Last week, I had the opportunity to attend the NCPMI Annual Event at the Raleigh Convention Center. This is a day-long event for Project Management Professionals that offers a chance to attend a number of project management-related sessions during the day. The sessions covered a wide range of topics and provided useful information relating to projects of all different types.
One of the more amusing anecdotes discussed during a session had to do with unexpected challenges that are often encountered as new technology is adopted. The speaker talked about helping his mother learn how to use her new smartphone.
The first challenge was a fairly common and expected one with new technology: user buy-in. His mother resisted getting a new phone for years because she did not see the need for it. Her old phone worked fine. Who needed to text? If somebody wanted to see how she was doing, they should just call her like they had always done. Eventually, her old phone died and she did end up with a smartphone. It turned out that once she actually gave the new technology a try, she was a big fan of it.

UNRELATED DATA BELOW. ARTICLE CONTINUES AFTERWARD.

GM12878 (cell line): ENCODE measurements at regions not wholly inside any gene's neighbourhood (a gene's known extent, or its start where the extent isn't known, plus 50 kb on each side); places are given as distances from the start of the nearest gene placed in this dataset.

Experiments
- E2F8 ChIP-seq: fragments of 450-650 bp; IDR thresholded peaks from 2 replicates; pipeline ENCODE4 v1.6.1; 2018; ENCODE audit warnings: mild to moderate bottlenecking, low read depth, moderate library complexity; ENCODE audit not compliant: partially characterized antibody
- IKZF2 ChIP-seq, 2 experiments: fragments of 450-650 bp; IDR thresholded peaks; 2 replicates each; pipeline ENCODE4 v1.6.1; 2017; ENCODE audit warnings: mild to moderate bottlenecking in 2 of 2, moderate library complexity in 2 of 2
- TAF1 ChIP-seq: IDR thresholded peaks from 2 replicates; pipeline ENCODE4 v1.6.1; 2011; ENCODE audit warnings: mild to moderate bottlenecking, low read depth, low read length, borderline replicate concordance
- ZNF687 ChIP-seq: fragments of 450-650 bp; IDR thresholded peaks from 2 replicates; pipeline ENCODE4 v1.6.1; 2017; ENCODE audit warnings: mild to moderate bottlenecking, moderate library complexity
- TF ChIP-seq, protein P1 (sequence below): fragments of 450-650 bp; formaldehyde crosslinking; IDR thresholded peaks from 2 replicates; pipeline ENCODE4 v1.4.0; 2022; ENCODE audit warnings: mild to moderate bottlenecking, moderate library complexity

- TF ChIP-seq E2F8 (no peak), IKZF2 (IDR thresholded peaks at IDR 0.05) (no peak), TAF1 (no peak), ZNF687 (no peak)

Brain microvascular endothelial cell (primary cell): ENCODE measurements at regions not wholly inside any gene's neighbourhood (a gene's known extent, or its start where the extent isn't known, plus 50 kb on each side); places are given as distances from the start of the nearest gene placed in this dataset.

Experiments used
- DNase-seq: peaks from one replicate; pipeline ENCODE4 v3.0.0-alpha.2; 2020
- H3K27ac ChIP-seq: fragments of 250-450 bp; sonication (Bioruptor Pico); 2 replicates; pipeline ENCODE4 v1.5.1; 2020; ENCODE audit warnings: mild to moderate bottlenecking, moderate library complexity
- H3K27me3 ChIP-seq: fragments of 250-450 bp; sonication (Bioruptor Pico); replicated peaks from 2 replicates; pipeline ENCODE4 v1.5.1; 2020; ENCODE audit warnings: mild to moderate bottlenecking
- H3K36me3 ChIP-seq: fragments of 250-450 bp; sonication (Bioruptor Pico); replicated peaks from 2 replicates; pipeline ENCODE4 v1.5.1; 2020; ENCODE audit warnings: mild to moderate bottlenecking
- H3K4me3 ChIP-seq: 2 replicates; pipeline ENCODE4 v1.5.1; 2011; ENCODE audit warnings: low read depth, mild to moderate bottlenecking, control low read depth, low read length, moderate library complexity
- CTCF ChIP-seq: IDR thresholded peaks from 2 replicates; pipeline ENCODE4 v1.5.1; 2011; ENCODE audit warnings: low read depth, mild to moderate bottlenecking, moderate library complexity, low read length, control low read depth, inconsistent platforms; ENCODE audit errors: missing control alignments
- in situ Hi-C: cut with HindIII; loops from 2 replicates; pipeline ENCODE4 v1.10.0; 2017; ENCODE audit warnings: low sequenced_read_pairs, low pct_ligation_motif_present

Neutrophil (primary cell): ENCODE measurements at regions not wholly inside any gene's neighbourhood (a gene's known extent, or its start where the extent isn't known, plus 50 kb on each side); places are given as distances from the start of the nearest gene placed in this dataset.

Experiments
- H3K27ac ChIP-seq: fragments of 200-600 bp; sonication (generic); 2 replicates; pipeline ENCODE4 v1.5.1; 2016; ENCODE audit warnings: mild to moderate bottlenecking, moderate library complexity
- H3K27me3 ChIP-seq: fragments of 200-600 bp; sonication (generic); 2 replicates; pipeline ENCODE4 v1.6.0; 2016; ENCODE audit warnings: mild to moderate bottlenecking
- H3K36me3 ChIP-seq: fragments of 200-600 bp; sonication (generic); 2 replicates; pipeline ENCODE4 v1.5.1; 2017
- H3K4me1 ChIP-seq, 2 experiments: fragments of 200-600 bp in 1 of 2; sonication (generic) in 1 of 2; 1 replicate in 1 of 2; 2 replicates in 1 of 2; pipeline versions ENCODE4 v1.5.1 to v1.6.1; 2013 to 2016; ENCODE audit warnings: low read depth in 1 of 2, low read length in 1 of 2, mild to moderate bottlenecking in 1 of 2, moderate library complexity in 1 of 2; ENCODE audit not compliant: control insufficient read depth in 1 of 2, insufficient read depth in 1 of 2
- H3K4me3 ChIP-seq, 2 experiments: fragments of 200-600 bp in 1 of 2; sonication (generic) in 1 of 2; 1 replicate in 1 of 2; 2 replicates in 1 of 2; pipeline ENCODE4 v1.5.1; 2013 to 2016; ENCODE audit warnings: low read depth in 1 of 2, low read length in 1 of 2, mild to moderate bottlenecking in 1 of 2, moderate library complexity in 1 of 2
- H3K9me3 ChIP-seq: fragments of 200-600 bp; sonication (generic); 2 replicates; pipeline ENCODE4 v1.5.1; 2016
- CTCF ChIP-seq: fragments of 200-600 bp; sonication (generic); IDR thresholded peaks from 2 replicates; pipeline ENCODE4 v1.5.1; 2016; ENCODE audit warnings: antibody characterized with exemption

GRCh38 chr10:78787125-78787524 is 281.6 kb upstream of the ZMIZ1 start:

The unexpected challenge was getting her to understand the proper use of some phrases that were new to her vocabulary. This was not really something that had been given much thought. There was time spent teaching his mother the basics of working with the phone, of course, but not much thought had been given to ensuring that she understood some of the terms and phrases that she may encounter. This became apparent after his mother had been using the new phone for a few weeks and had posted on her Facebook wall about how she had “booty called” her son three times one week. Needless to say, he very quickly explained to her the difference between a “butt dial” and a “booty call”. She had heard both phrases before, and in her mind, they were the same thing. There was obviously some important user training that still needed to happen.
As you help people learn to work with new technology, this is an important lesson to keep in mind: be sure to provide proper and complete user training. It can help prevent embarrassing situations for everybody involved.